• No, because even games with awesome stories and plots with really overt political overtones make super shitty sources of brain food. If you really care about games, who cares about the plot?

      This is an industry which requires a certain buy in to the concept of, "Our enemies must be killed, but only if you're having fun doing it."

      Call me when a game puts you in the shoes of a poor arabic boy who kills the shit out of those Americans. A game possibly critical of western civilization? It won't sell, and not bec
  • I hope this serves as a lesson to any other company working on a first person shooter (it really won't) the market's so bloody diluted with FPS's now if they can't knock it out of the park, there's no point in trying.
  • So now Orange Box is industry slang for obsessively polishing a game? Go valve.
    • So that means George Lucas will do an "Orange Box" of Star Wars?
    • Our good friends at Wikipedia [wikipedia.org] claim, or at least did when I pasted it:

      Alternatively, in software engineering an orange box is any mechanism that record the sequence of events leading to a crash.

      So Orange Box here doesn't refer to Valve; who knows? Maybe that's why Valve called it the "Orange Box" (along with the "Black Box"): it reifies their next phase of data mining; every "Orange Box" continuously records gameplay data for analysis back at HQ. In a software engineering sense, every "Orange Box" is an or

  • Seriously? (Score:5, Insightful)

    by nbannerman (974715) on Thursday November 29, 2007 @04:28PM (#21523259)
    Kind of shocking to see this kind of honesty from the games industry.

    Really, Zonk? Nothing in this article surprises me at all. I think any project, in any industry, can suffer from the problems described... Complaining about it afterwards doesn't help though.

    The Project Lead needs to stand up sometimes and say 'No, this isn't working, we need to stop and re-assess the situation'. It is entirely possible to deal with these problems - a decent Project Lead would do exactly that imho.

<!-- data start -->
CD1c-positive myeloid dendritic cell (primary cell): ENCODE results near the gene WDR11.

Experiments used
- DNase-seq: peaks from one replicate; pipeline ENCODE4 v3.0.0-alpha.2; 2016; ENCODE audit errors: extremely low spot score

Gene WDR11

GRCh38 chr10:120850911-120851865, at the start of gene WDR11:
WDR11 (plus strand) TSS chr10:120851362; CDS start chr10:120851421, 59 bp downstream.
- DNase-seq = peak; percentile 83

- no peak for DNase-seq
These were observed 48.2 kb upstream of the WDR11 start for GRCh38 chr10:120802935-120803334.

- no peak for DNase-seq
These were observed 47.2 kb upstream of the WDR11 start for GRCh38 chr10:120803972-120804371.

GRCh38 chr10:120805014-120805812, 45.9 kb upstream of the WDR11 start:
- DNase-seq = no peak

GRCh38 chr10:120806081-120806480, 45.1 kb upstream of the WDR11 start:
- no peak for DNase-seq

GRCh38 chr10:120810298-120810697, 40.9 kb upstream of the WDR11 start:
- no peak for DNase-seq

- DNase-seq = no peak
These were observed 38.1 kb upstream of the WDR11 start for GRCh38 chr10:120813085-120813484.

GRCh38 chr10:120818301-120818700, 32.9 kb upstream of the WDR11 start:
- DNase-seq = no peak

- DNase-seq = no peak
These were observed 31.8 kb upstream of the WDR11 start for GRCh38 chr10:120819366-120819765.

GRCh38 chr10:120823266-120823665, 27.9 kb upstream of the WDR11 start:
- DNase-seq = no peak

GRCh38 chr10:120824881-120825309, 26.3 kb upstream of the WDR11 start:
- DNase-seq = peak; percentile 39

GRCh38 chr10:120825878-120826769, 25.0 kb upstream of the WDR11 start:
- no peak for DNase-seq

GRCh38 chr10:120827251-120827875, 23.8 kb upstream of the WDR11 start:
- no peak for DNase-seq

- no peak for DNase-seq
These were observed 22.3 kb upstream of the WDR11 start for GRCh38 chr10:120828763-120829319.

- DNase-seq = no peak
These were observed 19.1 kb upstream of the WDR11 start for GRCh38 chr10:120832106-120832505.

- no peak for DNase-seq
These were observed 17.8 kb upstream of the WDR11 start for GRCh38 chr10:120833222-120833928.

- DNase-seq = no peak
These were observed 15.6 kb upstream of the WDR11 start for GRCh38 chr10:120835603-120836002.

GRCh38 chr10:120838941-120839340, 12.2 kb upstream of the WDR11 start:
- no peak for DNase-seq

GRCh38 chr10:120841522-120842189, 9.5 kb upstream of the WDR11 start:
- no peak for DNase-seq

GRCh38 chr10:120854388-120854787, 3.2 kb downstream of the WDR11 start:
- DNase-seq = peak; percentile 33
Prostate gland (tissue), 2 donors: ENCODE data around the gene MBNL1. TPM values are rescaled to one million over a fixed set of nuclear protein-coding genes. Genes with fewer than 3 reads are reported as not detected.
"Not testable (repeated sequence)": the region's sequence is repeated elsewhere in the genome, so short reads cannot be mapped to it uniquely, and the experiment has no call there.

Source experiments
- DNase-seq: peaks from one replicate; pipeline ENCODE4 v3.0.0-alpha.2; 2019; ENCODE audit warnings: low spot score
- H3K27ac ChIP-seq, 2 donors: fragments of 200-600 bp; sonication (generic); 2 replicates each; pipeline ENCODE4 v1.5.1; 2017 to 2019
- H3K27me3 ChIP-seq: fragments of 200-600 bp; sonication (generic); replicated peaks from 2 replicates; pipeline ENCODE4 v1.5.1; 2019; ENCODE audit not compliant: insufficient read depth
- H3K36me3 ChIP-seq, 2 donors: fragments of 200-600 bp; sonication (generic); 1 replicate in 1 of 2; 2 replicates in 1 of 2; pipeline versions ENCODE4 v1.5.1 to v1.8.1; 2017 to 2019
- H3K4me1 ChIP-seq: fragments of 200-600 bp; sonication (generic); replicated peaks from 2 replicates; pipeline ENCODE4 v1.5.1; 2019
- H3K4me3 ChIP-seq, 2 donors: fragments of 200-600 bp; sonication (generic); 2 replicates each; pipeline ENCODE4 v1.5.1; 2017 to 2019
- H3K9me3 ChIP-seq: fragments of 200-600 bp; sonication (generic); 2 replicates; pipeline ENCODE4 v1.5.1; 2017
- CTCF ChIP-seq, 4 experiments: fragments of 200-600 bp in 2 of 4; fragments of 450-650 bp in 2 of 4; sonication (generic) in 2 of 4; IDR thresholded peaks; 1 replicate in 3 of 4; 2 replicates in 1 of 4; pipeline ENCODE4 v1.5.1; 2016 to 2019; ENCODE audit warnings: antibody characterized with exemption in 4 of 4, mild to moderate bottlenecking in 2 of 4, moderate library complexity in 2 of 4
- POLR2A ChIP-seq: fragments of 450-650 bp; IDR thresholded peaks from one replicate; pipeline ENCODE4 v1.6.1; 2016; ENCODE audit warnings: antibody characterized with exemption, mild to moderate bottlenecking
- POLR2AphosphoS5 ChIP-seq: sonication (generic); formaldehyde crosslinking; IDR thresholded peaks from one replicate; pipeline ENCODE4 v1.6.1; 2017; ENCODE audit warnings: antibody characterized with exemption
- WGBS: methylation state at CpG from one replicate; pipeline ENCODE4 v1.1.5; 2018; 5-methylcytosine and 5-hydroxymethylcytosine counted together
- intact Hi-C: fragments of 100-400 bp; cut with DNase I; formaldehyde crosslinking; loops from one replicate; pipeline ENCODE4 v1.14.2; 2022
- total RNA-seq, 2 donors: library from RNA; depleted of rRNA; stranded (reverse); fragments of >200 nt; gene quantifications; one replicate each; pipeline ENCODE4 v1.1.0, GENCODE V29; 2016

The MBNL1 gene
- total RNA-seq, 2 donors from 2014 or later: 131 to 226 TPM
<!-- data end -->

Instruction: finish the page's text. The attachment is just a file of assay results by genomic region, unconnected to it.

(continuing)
• Yeah, this statement doesn't strike me as anything too new, personally. Hell, as a developer I find myself often with lower opinions of games than the general public I meet who's played them.

      The Project Lead needs to stand up sometimes and say 'No, this isn't working, we need to stop and re-assess the situation'. It is entirely possible to deal with these problems - a decent Project Lead would do exactly that imho.

      For the celebrity developers who get to release the game "when it's done", yes, this is an o

    • Speaking as a Project Lead in a non-games industry job, you can damn well do that. Then you get told by your boss that there's no time to re-assess, and to just keep going. You can make the attempt, and probably should, but in my experience, and watching other project leads deal with this, you are often SOL, and your only choices are to try to keep juggling the shit and make it slightly less shitty, or quit.
      • by Tim C (15259)
        Been there, done that, at least in the small scale. On my last project I got sick and tired of telling the project manager that we needed designer time for stuff only to be told that there was "no budget left for it". So it added to my work load, took me longer, didn't get done properly, got raised as a bug by the customer, and we had to fix it anyway.